Gay rights were a big fight, and a fight clearly lost before the anticipated Court decision. So I agree, the ability to fund raise will not be as large, nor will it grow like anti-abortion fund raising did.

  2. Cd6 says:

    I agree. I am leaning towards both Kennedy and Roberts voting yea

  3. C. Clavin says:


    Roberts will not throw away the credibility of the Court over this.

    You can’t throw away what you don’t have. After Citizens, McCutcheon, and Hobby Lobby history will laugh at the Roberts Court.

  4. OzarkHillbilly says:

    But but but Doug….

    As Chief Justice John Roberts put it: “[p]eople feel very differently about something if they have a chance to vote on it than if it’s imposed on them by the courts.”

    Washington Post

  5. michael reynolds says:

    Abortion remains an issue because there are actual moral and ethical questions involved. I disagree with anti-abortion folks, but they have a legitimate point of view. The anti-gay crowd are just morons with nothin’.

  6. Kylopod says:

    @michael reynolds: Exactly. No matter what you think of the legality of it, abortion is a complicated and difficult issue that raises troubling moral questions. Nobody has to turn themselves into a pretzel to explain their opposition to abortion, the way they do with SSM.

  7. KM says:

    @michael reynolds:
    And unfortunately it will remain one until someone invents a viable external womb. Once there can be a clear and safe separation between any and all entities involved that utterly removes dependence, there can be a true discussion of inherent merits, morals and rights.

    That far-distant sci-fi future can’t get here fast enough. Is anyone even working on that?

  8. DrDaveT says:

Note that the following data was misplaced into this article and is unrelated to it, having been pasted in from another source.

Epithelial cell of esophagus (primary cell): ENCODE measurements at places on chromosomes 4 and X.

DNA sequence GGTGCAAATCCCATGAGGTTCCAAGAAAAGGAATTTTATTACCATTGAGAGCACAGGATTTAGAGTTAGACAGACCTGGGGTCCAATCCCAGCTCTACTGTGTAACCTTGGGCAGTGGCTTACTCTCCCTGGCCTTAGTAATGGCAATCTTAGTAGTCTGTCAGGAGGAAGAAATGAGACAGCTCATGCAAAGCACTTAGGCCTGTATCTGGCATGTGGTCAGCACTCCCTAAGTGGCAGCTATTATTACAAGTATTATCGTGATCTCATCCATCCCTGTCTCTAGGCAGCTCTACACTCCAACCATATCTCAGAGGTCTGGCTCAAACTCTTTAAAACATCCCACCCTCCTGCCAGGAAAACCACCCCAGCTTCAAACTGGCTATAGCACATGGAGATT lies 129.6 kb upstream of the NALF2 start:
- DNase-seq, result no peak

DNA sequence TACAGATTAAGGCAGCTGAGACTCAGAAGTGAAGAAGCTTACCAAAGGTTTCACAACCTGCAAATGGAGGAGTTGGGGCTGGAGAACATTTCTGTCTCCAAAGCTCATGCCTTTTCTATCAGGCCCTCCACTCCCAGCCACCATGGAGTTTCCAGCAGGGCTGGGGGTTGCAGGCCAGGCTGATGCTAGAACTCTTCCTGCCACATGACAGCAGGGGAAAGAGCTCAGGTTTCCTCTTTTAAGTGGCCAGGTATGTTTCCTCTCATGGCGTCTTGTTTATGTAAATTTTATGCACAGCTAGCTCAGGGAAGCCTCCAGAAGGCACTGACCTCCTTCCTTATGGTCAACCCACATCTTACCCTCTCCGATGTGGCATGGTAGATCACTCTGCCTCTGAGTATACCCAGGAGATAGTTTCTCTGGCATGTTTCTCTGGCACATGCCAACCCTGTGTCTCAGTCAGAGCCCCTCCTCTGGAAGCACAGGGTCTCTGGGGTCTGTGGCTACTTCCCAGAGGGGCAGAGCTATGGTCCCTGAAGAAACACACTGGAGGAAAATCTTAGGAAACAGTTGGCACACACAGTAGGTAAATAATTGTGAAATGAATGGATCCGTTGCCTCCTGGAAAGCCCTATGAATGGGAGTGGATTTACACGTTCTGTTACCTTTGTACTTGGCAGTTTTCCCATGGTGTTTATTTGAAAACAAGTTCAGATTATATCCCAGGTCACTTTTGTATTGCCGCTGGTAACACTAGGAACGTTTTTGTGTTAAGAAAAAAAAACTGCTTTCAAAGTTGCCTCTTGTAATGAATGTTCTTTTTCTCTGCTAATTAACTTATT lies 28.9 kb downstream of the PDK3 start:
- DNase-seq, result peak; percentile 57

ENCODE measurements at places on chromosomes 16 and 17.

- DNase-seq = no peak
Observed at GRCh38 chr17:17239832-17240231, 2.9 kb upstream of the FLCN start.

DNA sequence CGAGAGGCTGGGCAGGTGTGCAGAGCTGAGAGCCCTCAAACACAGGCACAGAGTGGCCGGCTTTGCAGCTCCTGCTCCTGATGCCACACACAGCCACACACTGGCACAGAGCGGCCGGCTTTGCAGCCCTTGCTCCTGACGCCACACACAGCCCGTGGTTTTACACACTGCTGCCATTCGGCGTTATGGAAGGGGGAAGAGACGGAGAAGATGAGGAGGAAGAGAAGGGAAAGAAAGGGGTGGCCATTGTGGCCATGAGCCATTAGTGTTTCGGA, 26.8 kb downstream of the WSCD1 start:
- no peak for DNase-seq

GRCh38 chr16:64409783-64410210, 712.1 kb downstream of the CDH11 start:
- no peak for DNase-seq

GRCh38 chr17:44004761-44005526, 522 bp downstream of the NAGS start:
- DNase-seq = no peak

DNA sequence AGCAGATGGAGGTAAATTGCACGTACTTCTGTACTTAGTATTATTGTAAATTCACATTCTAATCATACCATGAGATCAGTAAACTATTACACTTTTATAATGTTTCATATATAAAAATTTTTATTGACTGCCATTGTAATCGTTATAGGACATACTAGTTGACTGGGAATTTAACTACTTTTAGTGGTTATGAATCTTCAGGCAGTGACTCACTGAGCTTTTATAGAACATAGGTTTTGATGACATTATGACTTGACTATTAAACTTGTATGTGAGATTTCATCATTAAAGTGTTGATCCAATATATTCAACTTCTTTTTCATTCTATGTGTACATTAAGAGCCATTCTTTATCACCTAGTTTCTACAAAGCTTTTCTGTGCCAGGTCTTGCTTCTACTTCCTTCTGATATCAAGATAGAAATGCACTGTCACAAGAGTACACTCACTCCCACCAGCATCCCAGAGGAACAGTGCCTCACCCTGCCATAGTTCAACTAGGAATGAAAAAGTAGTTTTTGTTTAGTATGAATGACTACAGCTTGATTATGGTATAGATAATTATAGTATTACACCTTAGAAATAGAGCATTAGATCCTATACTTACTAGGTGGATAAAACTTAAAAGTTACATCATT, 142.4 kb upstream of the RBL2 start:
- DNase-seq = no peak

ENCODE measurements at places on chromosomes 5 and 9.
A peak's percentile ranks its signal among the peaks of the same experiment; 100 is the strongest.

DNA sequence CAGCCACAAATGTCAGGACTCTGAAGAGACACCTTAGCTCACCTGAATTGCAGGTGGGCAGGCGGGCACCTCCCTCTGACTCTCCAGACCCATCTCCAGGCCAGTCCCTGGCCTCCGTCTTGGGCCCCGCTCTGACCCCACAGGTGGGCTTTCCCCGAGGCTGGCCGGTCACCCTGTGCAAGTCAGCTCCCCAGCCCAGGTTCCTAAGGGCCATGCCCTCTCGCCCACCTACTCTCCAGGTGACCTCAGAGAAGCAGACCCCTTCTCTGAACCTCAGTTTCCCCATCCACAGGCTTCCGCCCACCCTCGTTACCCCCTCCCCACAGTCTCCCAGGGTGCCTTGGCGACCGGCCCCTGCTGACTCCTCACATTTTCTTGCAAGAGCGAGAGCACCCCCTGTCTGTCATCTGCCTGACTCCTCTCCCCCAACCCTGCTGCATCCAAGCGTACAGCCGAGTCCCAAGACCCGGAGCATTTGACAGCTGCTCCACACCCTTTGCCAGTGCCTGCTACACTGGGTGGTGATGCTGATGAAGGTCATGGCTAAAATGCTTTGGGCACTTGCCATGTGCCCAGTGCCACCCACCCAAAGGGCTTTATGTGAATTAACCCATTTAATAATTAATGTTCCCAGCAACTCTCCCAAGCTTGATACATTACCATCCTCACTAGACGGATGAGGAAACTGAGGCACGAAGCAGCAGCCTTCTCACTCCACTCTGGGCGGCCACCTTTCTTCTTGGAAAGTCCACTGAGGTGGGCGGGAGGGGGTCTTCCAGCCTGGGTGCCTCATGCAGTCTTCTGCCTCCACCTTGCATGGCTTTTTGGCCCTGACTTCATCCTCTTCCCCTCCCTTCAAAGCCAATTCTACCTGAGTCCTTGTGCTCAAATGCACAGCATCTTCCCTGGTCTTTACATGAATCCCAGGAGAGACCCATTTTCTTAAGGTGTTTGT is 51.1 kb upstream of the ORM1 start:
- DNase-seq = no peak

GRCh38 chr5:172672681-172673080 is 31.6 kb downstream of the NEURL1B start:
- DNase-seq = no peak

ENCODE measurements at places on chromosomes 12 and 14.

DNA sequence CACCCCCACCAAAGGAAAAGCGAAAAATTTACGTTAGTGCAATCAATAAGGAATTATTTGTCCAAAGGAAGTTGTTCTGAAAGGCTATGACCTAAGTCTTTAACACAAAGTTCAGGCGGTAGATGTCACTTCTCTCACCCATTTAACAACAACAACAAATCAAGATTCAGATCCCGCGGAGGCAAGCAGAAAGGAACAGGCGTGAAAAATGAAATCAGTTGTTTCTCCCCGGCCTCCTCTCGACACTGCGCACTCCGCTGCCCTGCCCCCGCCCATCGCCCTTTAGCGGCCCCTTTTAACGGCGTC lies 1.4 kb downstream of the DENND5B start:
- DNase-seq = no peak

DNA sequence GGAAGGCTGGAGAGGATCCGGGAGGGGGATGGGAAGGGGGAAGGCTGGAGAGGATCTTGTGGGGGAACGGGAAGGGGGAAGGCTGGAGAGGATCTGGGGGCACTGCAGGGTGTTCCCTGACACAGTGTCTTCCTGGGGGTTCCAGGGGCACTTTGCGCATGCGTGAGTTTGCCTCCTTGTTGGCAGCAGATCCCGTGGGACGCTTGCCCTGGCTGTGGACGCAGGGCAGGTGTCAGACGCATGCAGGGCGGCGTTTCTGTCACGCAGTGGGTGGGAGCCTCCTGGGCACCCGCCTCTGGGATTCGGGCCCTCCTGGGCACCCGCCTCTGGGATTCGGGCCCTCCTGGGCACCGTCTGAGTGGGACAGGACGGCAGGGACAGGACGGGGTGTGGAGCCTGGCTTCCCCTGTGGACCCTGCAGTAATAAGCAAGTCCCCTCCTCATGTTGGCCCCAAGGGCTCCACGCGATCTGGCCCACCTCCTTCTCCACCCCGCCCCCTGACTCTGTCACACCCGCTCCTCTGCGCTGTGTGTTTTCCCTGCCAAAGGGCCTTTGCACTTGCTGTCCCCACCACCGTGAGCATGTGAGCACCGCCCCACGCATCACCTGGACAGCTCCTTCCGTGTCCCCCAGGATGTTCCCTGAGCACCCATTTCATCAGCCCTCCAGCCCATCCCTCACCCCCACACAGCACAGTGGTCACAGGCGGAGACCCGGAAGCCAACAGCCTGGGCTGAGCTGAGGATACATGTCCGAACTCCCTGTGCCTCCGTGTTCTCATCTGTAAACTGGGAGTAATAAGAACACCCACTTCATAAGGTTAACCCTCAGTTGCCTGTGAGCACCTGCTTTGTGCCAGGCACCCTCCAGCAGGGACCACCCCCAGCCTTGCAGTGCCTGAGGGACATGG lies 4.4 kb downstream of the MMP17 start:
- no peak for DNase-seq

Is anyone even working on that?

    Yes. What do artificial wombs mean for women?

    There are two commonly cited endeavors in progess. Focusing on finding ways to save premature babies, Japanese professor Dr. Yoshinori Kuwabara of Juntendo University, has successfully gestated goat embryos in a machine that holds amniotic fluid in tanks. On the other end of the process focusing on helping women unable to conceive and gestate babies, is Dr. Helen Hung-Ching Liu, Director of the Reproductive Endocrine Laboratory at the Center for Reproductive Medicine and Infertility at Cornell University. Quietly, in 2003, she and her team succeeded in growing a mouse embryo, almost to full term, by adding engineered endometrium tissue to a bio-engineered, extra-uterine “scaffold.” More recently, she grew a human embryo, for ten days in an artificial womb. Her work is limited by legislation that imposes a 14-day limit on research project of this nature. As complicated as it is, her goal is a functioning external womb.

    Predictions for the full realization of what scholars Scott Gelfand and John Shook call “immaculate gestation”* range from 10 to 60 years. However, it is already partially possible and entirely within the spectrum of acceptable practices.

  9. grumpy realist says:

    @DrDaveT: As a female, I want to see an artificial womb developed because it will really force the religious types to decide what they’re really for: pro-life or punishing women for having sex?

  10. HarvardLaw92 says:
  11. Tony W says:

    @HarvardLaw92: From the article

    She is representing herself in the lawsuit.

    In other words, no counsel would touch this with a 10 foot pole. Reminds me of the House lawsuit against President Obama. Haven’t heard much about that one since election day.

  12. HarvardLaw92 says:

    @Tony W:

    Oh I know. It’s frivolous and will get tossed. I just found it amusing.

  13. grumpy realist says:

    @HarvardLaw92: Written out in longhand on lined paper….right.

    I wonder what percentage of pro se filings are from obvious lunatics?